What is Local Law 144, AKA the NYC Bias Law, AKA the Automated Employment Decision Tool Law (AEDT)?
I run a remote-first or hybrid company and we are not based in NYC although we have employees there. Am I required to comply?
Local Law 144 applies to companies that have offices and employees in NYC. Companies that have offices and hire remotely may or may not need to comply based on the details of the employment situation. (We are happy to talk this through!)
Are there other similar laws on the horizon in other jurisdictions?
Yes! Every jurisdiction is likely to regulate these tools differently, but there will definitely be regulation. We expect regulation to go into effect in California, Colorado, and likely Washington DC.
Most importantly, the EEOC has designated bias in automated systems as one of its top 3 focus areas for rule-making in 2023 and is actively working through its regulatory process now.
Won’t my vendor simply provide the audit? Why can’t we just do this audit internally?
No. The most recent guidance from NYC states that an auditor cannot be independent if the auditor “is or was involved in using, developing, or distributing the AEDT,” and “at any point during the bias audit has an employment relationship with an employer or employment agency that seeks to use or continue to use the4 AEDT or with a vendor that developed or distributed the AEDT.”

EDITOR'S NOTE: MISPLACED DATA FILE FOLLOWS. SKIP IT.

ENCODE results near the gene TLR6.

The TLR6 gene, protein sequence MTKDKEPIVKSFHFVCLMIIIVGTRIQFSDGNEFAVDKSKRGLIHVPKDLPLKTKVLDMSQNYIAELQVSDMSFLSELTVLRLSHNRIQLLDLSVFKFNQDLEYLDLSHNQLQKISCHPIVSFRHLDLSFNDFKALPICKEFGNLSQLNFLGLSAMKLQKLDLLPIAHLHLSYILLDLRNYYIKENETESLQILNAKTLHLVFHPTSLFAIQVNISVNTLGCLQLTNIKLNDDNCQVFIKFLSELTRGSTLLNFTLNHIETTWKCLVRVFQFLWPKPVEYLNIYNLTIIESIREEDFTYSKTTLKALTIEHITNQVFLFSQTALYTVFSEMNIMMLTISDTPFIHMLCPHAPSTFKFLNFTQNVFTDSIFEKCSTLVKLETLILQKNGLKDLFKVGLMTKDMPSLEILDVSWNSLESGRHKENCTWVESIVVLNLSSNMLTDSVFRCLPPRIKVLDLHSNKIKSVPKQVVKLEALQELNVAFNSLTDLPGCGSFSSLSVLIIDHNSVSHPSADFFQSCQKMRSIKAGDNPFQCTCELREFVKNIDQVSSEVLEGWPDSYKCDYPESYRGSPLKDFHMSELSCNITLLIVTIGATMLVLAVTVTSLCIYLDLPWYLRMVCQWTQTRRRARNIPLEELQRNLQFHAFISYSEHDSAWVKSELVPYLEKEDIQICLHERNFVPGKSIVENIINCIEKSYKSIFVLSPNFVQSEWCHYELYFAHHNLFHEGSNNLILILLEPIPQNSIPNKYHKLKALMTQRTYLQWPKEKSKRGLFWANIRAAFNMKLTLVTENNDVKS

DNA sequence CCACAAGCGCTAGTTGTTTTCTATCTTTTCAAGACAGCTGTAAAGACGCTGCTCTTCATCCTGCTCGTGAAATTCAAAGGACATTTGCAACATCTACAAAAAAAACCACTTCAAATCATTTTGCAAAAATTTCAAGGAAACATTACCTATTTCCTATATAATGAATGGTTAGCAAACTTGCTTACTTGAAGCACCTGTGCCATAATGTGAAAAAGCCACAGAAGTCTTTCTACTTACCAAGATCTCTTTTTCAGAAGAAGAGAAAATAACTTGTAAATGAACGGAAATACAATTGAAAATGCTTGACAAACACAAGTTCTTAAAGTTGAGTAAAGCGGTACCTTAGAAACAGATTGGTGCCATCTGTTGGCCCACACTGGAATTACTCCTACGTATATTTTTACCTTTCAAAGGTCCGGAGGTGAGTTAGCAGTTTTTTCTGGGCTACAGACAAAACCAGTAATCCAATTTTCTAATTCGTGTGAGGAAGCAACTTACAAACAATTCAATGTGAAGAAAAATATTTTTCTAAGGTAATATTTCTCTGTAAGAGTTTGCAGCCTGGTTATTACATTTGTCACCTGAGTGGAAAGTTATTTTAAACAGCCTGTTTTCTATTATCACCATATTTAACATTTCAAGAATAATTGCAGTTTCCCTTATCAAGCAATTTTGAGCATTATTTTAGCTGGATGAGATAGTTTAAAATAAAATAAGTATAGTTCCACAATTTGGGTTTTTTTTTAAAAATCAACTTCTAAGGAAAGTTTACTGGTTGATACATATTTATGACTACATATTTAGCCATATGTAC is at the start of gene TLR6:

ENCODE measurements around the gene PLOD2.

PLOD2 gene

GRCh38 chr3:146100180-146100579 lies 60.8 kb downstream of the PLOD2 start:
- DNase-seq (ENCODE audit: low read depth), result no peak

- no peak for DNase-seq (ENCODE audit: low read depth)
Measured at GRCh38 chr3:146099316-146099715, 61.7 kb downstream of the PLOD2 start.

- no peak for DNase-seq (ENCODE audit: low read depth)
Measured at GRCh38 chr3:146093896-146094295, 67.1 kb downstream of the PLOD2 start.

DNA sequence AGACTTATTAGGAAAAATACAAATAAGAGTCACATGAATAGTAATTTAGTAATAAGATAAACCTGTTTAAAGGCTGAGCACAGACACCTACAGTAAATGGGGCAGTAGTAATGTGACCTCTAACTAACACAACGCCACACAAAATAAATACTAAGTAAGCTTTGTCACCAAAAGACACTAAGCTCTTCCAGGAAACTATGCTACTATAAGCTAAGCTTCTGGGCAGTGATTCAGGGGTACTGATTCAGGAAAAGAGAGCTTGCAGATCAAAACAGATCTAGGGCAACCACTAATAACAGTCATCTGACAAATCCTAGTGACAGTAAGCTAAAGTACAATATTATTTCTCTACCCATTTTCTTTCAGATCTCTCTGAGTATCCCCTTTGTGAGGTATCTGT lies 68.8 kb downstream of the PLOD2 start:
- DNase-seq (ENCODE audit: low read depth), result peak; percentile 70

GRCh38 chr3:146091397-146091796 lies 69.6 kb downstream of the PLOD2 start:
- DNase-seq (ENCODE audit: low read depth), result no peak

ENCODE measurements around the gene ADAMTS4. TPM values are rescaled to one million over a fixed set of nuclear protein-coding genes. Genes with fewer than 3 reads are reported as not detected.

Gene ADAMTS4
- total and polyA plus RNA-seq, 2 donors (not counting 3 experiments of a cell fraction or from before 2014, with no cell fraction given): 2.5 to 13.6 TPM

Is this really happening?
New York City has published its Final Rules for implementing Local Law 144. The law goes into effect on July 5, 2023. This date has been moved back twice.
We don’t use AI in our hiring. Do I need to comply?
Many HR leaders we speak to say something similar, and are correct. However, the New York law applies not only to AI or Machine Learning tools but to any automated tool that qualifies.
Further, the law applies to hiring processes that use an automated tool at any point of the hiring funnel; it does not have to be the case that an automated tool is making the final hiring decision.
How do I know if the tools we use for hiring require audit?
Please contact us to schedule a free consultation to go over your NYC local law 144-specific use cases. As a very general rule, when a tool is screening some candidates out of hiring contention, or when a tool produces an “objective” score or rank-orders candidates, the tool may require an audit. The most common use cases that end up requiring audit are:
- Resume screening conducted by ATS
- Assessments that provide a score or pass/fail metric
- Interview tools that produce scores or otherwise rank candidates
What happens if I don’t comply? What are the penalties?
Penalties have been set at up to $1,500 per day. Each tool that falls under the law that is not audited is a separate violation. So, a company that uses 3 automated tools, starting on the third day after violation, will incur a penalty of $4,500 per day indefinitely until they comply.
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